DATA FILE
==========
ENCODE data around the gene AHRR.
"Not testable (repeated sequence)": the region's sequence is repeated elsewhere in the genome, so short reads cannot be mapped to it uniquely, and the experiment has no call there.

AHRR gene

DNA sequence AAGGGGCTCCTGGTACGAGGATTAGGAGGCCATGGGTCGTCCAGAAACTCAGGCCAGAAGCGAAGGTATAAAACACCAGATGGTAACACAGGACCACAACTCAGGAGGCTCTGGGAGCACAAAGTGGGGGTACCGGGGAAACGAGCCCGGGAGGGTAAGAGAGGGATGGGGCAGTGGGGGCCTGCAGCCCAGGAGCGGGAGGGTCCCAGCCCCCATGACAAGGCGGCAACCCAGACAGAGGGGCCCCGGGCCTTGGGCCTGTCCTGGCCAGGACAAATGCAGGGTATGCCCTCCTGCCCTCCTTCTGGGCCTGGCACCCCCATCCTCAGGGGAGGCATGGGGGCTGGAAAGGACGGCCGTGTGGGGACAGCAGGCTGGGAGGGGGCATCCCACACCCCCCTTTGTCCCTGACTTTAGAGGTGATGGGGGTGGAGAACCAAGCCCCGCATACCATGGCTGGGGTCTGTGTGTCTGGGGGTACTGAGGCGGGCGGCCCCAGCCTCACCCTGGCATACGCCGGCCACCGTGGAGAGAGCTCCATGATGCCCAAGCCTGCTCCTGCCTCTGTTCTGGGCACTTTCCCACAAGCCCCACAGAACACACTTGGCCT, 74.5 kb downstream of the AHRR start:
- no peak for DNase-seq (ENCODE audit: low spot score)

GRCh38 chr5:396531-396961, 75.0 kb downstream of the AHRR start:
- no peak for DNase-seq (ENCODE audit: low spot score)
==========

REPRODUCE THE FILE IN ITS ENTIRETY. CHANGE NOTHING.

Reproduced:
ENCODE data around the gene AHRR.
"Not testable (repeated sequence)": the region's sequence is repeated elsewhere in the genome, so short reads cannot be mapped to it uniquely, and the experiment has no call there.

AHRR gene

DNA sequence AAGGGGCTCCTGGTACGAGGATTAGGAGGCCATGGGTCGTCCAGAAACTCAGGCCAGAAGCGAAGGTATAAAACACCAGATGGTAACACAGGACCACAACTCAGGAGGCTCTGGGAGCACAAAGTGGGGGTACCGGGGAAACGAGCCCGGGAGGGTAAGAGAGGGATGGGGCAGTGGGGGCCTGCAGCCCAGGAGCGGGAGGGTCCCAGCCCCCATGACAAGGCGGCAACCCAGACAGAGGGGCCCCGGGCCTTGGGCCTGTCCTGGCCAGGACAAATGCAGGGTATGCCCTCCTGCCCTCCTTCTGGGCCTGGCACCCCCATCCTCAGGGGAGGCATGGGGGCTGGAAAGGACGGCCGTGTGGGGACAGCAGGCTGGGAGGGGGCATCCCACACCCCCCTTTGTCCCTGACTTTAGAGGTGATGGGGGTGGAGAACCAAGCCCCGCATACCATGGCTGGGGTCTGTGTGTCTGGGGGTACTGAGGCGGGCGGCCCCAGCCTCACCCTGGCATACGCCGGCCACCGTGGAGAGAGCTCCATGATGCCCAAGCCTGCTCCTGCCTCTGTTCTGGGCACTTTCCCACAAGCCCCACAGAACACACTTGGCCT, 74.5 kb downstream of the AHRR start:
- no peak for DNase-seq (ENCODE audit: low spot score)

GRCh38 chr5:396531-396961, 75.0 kb downstream of the AHRR start:
- no peak for DNase-seq (ENCODE audit: low spot score)